There were no freshmen in the honors program, except for John Peter Alexander Carlsen who was actually only eleven years old. Yes, he was smart. Plus, he was fluent in Danish, German, French, Polish, Russian, Japanese, and didn’t speak American English with any sort of accent, though he tended to use words normal kids would have to look up in a dictionary. Most kids didn’t even try to talk to him, ever. We had the same lunch period and since I wasn’t welcome at any table because I wasn’t in a clique, I started sitting across from him at his table. It wasn’t actually his table. The kids that sat there were the outcasts, like Johnny and me. Yes, he let me call him that. I thought that we might become friends, but his father, who worked at the Royal Danish Consulate in Seattle, was transferred to the Royal Danish Consulate in Vancouver, Canada, in January of our freshman year. One Friday he was at the lunch table and wasn’t the following Monday. I went down to the office after about a week to see if he was alright and the attendance secretary let me know what happened. I kind of moped around for a couple weeks until E3 asked me what was going on in my life and I told him about Johnny. He said, “In the years ahead, you’ll make friends and lose friends. It is just a fact of life.”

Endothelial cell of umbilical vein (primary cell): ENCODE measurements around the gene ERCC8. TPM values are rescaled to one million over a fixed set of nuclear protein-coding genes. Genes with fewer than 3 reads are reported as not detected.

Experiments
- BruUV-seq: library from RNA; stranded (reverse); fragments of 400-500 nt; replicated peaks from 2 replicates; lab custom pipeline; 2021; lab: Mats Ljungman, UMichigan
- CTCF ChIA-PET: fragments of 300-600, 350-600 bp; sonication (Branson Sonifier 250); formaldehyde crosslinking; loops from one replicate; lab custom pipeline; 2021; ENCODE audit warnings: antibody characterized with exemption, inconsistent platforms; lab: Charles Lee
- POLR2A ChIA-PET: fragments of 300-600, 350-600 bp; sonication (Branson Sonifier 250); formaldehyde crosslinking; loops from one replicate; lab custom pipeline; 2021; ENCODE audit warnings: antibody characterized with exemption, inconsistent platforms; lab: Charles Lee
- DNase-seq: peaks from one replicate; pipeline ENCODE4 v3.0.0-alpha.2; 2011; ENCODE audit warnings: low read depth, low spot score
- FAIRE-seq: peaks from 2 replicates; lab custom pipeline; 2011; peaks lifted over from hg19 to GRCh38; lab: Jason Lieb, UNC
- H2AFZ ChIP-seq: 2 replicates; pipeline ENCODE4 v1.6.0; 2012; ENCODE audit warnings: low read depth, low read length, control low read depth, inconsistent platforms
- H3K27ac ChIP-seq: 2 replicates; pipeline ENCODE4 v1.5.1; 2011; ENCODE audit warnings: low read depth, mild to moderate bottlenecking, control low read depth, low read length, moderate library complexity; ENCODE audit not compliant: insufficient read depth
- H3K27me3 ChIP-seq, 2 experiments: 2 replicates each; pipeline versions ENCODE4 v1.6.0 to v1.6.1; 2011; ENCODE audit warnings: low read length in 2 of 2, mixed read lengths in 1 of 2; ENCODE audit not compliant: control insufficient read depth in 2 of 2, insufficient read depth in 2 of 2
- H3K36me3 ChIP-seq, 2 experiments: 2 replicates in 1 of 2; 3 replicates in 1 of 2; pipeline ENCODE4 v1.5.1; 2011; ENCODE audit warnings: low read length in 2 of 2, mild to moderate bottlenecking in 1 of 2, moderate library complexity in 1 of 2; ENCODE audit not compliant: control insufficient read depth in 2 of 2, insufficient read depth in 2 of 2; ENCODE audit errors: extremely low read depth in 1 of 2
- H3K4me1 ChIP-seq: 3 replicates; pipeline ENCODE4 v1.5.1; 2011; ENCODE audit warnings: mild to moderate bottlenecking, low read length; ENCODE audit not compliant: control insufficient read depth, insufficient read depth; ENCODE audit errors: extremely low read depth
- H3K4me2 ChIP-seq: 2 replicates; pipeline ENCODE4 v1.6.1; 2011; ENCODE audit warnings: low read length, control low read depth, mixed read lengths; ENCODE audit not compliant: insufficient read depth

In my first year at North Park High School, I was on the third floor for most of my classes, except for P.E., which was held in the gym and outside where the baseball diamond, football field, track, and a big area for the field events were located, and woodshop, which was in the shop building. After about two months in woodshop, I almost cut off my left thumb with a saw and was then put in study hall for that period. I was never allowed in any shop class ever again. Being up on the third floor was very scary to me at first, since I had been tripped on those steps at Captain David Nyberg. It took me awhile to get used to going up them, but going down I stayed against the bannister so I’d have something to grab in case I was tripped. Luckily, all through my three years at North Park I was never tripped.

In my senior year, the school district transferred me to the recently built Louis Bergman—he was the founder of the Greenwood Springs Lumber Mill and was co-founder of the North Park & Lake Union Railroad, which was the primary impetus of industrial development throughout central North Park—Alternative High School because of my poor scholastic performance at North Park. As part of the transfer, I was referred to the school district’s mental health office and a psychologist came to Louis Bergman to interview me in an empty classroom on the second floor. I thought the interview was going okay until I was asked about my ethnic heritage considering my name was Edvard Oscar Pedersen.

“Actually, I’m from the République de Côte d’Ivoire,” I said.

“Where?”

“Oh, you probably know it by its English name, the Ivory Coast.”

“Then why do you have a Norwegian name?”

“I was switched at birth. That is why I’m an African.”